And all this had been accomplished without much of any real work on my part. Simply a matter of stealing other people's results and seeing how they fit together. (This sort of theft is perfectly acceptable, even commendable in mathematics, but only if one fully acknowledges the sources one is using. And as far as my not having done much work, well, certainly there was an enormous amount of work involved in reading all those damned papers. But I hadn't had to do a lot of work actually proving things.)

Another thing I did in my efforts to become a responsible citizen was to finally put in the effort needed to understand a famous theorem by Tony Corner, to the effect that every finite rank torsion free ring (with a few obvious exceptions) is the endomorphism ring of some torsion free group. This is I think one of the best known theorems in the field, but the proof had always looked ugly to me and I had never seen any good reason to understand it.

As it turned out, it was not so much that the proof was ugly. But it used a few things that I had not been aware of and which took some effort for me to prove. For one thing, it used the fact that a mapping from a reduced module over the p-adic integers into itself is automatically linear over the p-adic integers. I suppose that this is fairly easy to see from a topological point of view, but at the moment that didn't occur to me, and I constructed a much more pedestrian nuts and bolts proof.

And by doing so, I realized that this result didn't depend on the fact that the ring of p-adic integers is complete in its topology. It only depends on the fact that its p-rank is 1, i.e. that R/pR is isomorphic to Z/pZ. And this meant that almost everything which one normally used the p-adic integers for could actually be done using the rings in my splitting fields. And my whole theory of splitting fields started to become a theory of splitting rings.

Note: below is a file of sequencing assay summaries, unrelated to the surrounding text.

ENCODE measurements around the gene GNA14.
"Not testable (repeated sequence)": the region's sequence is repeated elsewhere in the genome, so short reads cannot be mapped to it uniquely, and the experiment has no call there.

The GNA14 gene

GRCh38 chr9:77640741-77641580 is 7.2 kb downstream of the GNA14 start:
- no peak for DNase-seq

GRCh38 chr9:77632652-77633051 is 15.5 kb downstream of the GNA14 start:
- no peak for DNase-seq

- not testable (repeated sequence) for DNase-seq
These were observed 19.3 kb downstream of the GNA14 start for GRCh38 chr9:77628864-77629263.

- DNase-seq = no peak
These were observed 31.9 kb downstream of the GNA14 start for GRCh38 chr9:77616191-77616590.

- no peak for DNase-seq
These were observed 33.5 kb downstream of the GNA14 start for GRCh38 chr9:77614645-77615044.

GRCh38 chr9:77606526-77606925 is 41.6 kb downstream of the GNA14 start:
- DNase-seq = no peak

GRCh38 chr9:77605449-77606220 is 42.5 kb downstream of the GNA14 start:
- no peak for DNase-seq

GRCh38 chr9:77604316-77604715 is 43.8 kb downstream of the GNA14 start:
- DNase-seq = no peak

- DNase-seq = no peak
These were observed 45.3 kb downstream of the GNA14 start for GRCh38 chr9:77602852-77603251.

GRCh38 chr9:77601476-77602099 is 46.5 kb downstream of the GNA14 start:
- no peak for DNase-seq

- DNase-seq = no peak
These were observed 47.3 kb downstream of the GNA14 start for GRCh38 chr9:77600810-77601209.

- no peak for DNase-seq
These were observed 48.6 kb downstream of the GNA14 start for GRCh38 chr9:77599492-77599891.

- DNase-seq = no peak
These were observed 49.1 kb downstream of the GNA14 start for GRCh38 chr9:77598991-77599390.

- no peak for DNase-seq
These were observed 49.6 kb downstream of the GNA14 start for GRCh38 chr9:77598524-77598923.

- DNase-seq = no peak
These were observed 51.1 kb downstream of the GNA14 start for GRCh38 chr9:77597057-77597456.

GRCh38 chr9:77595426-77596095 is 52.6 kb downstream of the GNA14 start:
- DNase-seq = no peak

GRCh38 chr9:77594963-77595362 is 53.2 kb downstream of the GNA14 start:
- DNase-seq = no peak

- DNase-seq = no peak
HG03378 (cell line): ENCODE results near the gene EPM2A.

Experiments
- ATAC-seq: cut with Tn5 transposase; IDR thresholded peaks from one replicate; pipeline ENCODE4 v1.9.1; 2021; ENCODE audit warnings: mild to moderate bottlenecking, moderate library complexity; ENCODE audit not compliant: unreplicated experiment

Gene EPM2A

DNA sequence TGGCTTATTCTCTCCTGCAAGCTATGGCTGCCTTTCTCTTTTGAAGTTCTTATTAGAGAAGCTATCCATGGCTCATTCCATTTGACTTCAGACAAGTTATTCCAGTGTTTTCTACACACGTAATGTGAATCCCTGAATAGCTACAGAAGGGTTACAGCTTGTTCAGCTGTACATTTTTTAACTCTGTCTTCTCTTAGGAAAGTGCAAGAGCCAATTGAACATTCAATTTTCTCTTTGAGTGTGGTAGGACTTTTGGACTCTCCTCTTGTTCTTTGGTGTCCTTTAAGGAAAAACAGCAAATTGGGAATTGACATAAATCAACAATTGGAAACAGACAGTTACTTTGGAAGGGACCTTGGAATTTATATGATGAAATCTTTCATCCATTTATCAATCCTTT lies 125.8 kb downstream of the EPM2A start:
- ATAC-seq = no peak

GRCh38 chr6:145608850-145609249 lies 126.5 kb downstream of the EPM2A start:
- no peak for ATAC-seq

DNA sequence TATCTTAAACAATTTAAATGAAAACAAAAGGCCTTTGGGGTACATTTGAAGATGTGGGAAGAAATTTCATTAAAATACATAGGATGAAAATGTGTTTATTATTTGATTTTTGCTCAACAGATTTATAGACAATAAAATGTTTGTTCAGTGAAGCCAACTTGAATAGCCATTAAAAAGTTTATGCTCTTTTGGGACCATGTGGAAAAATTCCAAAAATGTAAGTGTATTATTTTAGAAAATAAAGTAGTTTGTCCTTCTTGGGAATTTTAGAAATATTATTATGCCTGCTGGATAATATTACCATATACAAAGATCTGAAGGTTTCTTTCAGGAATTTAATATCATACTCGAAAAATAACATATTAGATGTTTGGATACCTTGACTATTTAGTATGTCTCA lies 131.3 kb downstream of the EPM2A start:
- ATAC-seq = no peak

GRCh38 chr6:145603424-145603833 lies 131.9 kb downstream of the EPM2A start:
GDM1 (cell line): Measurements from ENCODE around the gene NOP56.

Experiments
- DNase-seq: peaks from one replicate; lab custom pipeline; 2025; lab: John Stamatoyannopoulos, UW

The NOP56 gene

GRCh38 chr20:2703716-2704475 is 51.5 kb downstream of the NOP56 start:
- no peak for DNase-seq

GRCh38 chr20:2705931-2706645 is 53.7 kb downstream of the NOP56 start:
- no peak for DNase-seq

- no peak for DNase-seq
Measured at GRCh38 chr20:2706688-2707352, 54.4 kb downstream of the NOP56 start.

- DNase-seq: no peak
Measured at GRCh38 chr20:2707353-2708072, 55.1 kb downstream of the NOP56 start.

The thing is that the Corner Theorem and the Kurosh Theorem and Dave Arnold's Duality all depend on the idea of extending scalars so that one is dealing with modules over the p-adic integers instead of over the ordinary integers (or rather a localization of the integers at some prime number p) and then using the information gained to draw conclusions about the original groups. It is a form of descent, at least as I understand the word descent. (This is implicit in the development of Arnold Duality because of the use of Kurosh matrices.) But a drawback to this whole approach is that the ring of p-adic integers is not itself an object in the category one is working with, since it does not have finite rank. But now, if one looks at the category of p-local groups which are split by some finite-dimensional splitting field, and lets R be the intersection of that splitting field with the p-adic integers, then R itself belongs to that category and one can also use R for all the purposes that one would traditionally use the p-adic integers for, as long as one is looking at groups split by that splitting field.